In their home Howard and Beverly had a remarkable collection of original photographs and folk art from Latin America, supporting the art they loved. Many pieces were bought from Mexican street venders and some became famous, like Pedro Linares (1906-1992) who was the creator of the colorful fantastical fierce creatures made of paper maché and called “alebrijes”. They bought a lot of Day of the Dead objects, all in support of what they enjoyed. The idea that people would go to a cemetery and have a good time together, laughing and talking stories, really appealed to Howard and it soon became a part of their own lives.

As the business grew the Karnos began regularly exhibiting in South American bookfairs such as São Paulo, Rio de Janeiro, Buenos Aires, Bogotá, Lima, Santiago, Mexico and Guadalajara.

Another important transaction for the Karnos was brokering a deal for a Carl Linnaeus collection. Linnaeus was one of the early western naturalists to visit Japan. They were able to find a Japanese museum to purchase the entire collection.

According to Karno, one remarkable anecdote began with a librarian “ribbing” Howard with an order for a fictitious book: a supposed second edition by Cesar Ensalada Chavez on the California Prune Picker’s Strike of 1932. No such thing exists. Howard found a Korean imprint, torn off the title-page, making it by Chavez, supplied it to the library (the University of Virginia), with a bill for $15 and they not only paid it, they also submitted it for LC cataloging! Somehow practical jokes were often a part of Howard’s life.

What Karno calls one of his greatest finds was: “52 Inquisitional legatos or procesos, the actual trial records, often three or four hundred leaves each, dating from the 1590’s. They included the records of the Carvajal family trials; how some were executed by fire for not renouncing their religion (Jewish). The trials involved crimes by priests, animal bestiality, gay marriage, the benefits of homosexuality, etc. One proceso contained the hangman’s rope of one of the people who had hung themselves in jail. Another one had knuckle bones a that supposedly were magical. They were bound in a little purse.” The collection was expensive, turned down by a Mexican library, but it landed at Berkeley. [See: BANC MSS 96/95 m; 23 volumes.]

Howard and Beverly were frequent travelers and offered that their flights to Mexico and Latin America were sometimes as many as ten times a year. They would go to conferences, meet with booksellers, librarians and friends. Their travels took them also to Germany, Cuba, and Jamaica.

For a long time Beverly has been groomed to take over the business and she has, in recent years, been the force behind all things happening at Howard Karno Books. Howard was quoted saying she is “the heart and soul of the business. She is everything.” This is both an expression of his love for her and his regard for her devotion to the business, which was so very rewarding to both of them. Once asked if any of his six children, all of them now successful on their own, were interested in the business, Karno responded, probably with a knowing twinkle in his eye, “None are interested at all. They want to make money.” For Karno money was not the most important element; he was principled, honorable, and always willing to listen and eager to learn. His world was one of good fun and a love of art and life. Stacey Elson wrote, “His unwavering love, friendship, and genuine interest in knowing who I was, touched me and helped me to see life in a different way.”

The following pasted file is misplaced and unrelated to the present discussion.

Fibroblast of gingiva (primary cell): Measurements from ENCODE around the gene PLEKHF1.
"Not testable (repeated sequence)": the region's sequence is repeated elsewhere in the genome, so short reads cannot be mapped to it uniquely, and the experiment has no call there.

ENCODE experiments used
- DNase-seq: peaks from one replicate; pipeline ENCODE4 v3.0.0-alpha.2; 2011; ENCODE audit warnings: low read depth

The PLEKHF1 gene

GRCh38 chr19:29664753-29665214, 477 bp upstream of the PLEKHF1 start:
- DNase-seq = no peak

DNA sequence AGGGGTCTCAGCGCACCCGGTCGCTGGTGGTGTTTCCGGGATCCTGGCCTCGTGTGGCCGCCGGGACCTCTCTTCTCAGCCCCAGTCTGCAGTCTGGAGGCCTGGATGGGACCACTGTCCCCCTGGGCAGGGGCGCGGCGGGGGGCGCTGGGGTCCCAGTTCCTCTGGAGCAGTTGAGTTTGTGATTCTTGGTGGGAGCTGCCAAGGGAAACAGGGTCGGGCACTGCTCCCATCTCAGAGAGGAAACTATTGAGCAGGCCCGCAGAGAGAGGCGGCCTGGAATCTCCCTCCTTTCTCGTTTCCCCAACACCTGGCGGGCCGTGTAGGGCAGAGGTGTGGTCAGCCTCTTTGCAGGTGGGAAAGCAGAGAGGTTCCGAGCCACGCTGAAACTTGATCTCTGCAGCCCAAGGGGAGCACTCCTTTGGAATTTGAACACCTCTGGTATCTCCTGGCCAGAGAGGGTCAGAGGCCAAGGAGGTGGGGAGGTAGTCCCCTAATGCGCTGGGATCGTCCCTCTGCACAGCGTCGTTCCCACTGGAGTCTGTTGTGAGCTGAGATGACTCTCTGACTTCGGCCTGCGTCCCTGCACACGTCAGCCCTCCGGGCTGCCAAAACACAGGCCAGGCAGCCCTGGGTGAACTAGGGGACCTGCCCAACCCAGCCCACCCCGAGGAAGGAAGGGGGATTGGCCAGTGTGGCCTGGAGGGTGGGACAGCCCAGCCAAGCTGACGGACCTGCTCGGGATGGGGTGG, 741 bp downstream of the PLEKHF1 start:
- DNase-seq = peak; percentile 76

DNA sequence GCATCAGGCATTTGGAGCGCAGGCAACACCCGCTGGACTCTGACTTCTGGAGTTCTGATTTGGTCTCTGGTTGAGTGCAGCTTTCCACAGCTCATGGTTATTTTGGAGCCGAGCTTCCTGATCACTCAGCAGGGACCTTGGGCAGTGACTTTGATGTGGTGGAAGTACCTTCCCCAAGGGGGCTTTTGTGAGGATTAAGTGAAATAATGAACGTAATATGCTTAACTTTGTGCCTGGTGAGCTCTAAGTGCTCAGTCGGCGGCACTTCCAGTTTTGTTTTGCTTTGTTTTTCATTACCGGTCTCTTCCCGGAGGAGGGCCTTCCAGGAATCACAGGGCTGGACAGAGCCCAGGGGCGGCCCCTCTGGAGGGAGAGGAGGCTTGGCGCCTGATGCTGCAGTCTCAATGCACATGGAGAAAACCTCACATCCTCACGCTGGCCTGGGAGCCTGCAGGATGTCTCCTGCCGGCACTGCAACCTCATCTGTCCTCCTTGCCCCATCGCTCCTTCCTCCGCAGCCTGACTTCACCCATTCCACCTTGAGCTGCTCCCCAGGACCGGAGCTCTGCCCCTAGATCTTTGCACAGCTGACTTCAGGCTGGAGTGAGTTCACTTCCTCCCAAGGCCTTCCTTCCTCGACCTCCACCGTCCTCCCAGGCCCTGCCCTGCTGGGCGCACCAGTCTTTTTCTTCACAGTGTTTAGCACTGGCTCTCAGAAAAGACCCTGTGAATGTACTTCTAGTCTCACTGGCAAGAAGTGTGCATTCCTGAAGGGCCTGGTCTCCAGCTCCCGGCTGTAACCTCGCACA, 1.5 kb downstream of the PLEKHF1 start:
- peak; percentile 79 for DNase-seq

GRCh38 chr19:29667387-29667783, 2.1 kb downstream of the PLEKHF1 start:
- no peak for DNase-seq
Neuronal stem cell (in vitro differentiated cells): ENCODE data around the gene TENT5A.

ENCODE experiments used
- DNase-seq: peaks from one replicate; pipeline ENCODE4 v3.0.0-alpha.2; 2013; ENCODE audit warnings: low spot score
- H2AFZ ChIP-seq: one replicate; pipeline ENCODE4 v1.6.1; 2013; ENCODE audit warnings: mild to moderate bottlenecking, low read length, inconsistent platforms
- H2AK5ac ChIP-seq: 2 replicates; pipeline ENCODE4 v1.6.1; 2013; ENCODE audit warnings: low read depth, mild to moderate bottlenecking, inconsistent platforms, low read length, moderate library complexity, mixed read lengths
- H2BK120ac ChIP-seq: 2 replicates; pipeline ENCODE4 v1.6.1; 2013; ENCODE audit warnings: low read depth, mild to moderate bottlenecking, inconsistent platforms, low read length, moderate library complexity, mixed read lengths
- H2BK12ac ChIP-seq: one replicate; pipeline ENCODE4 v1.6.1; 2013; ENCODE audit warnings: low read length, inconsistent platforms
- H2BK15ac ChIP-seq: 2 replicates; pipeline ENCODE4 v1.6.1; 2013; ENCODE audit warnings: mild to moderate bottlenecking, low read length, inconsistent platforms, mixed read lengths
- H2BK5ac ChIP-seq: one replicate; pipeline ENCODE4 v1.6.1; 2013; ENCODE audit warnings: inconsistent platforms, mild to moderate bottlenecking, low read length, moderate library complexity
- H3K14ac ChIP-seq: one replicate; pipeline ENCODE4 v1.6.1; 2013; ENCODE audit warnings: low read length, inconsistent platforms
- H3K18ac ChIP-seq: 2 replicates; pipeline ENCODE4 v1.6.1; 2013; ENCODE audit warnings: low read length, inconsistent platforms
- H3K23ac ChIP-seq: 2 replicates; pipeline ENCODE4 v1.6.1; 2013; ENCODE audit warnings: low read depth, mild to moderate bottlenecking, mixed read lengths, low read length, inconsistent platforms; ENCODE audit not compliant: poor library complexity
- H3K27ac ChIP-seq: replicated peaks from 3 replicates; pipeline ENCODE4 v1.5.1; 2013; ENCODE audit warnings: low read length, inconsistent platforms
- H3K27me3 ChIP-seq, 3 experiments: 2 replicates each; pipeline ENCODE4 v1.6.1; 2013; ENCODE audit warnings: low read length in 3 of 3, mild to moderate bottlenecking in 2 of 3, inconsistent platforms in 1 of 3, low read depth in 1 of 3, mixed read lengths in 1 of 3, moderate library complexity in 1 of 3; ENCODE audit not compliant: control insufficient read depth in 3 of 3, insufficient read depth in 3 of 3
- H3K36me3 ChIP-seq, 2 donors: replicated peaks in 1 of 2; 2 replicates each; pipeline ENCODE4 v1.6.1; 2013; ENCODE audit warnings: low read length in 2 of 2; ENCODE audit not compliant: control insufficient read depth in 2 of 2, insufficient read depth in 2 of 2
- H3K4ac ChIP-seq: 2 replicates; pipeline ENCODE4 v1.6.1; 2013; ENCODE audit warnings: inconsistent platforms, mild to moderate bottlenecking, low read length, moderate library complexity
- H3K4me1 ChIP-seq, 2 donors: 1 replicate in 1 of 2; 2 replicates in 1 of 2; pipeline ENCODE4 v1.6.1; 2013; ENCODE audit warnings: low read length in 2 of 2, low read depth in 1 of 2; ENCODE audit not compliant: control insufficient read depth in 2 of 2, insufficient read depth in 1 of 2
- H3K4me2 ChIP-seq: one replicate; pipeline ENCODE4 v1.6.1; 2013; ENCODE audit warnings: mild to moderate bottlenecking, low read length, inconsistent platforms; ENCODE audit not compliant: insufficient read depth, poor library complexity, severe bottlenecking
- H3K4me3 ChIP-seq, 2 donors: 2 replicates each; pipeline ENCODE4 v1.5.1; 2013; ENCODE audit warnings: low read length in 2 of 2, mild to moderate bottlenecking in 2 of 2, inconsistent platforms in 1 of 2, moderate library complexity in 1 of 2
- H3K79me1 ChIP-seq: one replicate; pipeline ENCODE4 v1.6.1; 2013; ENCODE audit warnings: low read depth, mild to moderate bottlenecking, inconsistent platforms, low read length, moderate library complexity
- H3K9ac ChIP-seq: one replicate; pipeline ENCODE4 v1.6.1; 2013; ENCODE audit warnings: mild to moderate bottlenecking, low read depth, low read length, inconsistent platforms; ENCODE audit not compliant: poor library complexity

Jeff Weber wrote for Howard’s memorial, “I was entering the booktrade in 1978, working for Jake Zeitlin. It was from Howard that I always enjoyed a warm relationship that was welcoming from his heart right from the start. Howard gave me a copy of Armand Coppens’ The Memoirs of an Erotic Bookseller. From that book I judged that Howard was a true romantic at heart! He was absolutely unique: my eye was drawn to the wonderfully colored Mexican sculptures around the store and then at his home. I remember going to gatherings at the home and enjoying company, seeing some more books and laughing while having a good time. While Beverly was in the home and store all was brightened and joyful.

Howard Karno’s last exhibition was at the ABAA bookfair in Pasadena in February 2012. He had his best fair in four years and he was ecstatic. It was memorable for some fine sales and the enjoyment of seeing so many people come to visit. The firm will continue to exhibit in the future.

“For decades, he had bravely fought and won battles against various ailments including leukemia, Parkinson’s disease, and life-long asthma.” Karno had, at around 1945 (at 15 years of age), been swimming at Catalina Island, where he succumbed to polio. He received the Sister Kenny treatment (that became popular in Australia in the late 1930s) for poliomyelitis; he recovered after convalescing and suffered few side effects, such as pain due to standing for long periods (think bookfairs) caused by the weakening of the spine.

Karno supported the San Diego Wild Animal Park, Escondido, and the San Diego Parkinson’s Foundation.

“Sadly, and after a brief hospital stay, Howard succumbed to complications from heart disease on May 28 (Memorial Day), 2012, in Escondido [near his home in Valley Center, California].” He was 81 years of age. A celebration of his life was held at the home of Beverly & Howard on June 30 attended by many friends and family. Among those attending were some bookselling colleagues. Howard is survived by his brother Marvin and his sister Sheila Brent as well as his six children, Steven, Stacy Karno-Palcic, Ray, Karno, Jennifer, and Nick. From these are numerous grandchildren and great grandchildren.

Sources: Mark L. Grover, (2006), Oral History of Howard Karno; Ray Karno, Howard Karno Biography; Russ Davidson Biography of Howard Karno; Memorial to Howard Karno [howardkarno.muchloved.com]; ABAA interview with Michael Ginsberg; www.howardkarnobooks.com

(Published here by permission of the author).